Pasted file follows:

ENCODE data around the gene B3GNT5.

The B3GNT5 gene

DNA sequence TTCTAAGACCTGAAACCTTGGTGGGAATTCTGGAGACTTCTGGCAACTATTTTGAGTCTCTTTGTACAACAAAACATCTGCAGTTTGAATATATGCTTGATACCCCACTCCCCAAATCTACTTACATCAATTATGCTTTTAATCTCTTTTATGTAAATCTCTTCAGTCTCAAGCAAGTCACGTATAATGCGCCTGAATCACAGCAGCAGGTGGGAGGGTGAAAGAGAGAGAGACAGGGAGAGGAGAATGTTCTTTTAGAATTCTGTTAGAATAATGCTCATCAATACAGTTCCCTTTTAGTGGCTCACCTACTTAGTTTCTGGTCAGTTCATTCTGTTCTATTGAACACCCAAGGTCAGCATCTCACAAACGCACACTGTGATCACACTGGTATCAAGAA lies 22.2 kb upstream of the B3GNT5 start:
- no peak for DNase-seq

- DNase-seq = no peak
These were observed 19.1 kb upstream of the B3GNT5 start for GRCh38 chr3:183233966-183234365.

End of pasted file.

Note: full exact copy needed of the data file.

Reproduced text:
ENCODE data around the gene B3GNT5.

The B3GNT5 gene

DNA sequence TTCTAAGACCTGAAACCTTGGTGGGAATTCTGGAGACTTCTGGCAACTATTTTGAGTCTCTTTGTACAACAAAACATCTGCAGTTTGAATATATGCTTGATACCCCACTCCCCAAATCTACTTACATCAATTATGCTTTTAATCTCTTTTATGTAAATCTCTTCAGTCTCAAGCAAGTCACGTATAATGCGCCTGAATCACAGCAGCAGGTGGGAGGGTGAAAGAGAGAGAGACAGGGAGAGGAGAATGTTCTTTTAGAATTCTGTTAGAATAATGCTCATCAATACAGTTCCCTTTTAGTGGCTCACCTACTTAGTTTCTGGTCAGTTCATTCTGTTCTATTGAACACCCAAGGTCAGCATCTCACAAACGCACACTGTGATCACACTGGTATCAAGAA lies 22.2 kb upstream of the B3GNT5 start:
- no peak for DNase-seq

- DNase-seq = no peak
These were observed 19.1 kb upstream of the B3GNT5 start for GRCh38 chr3:183233966-183234365.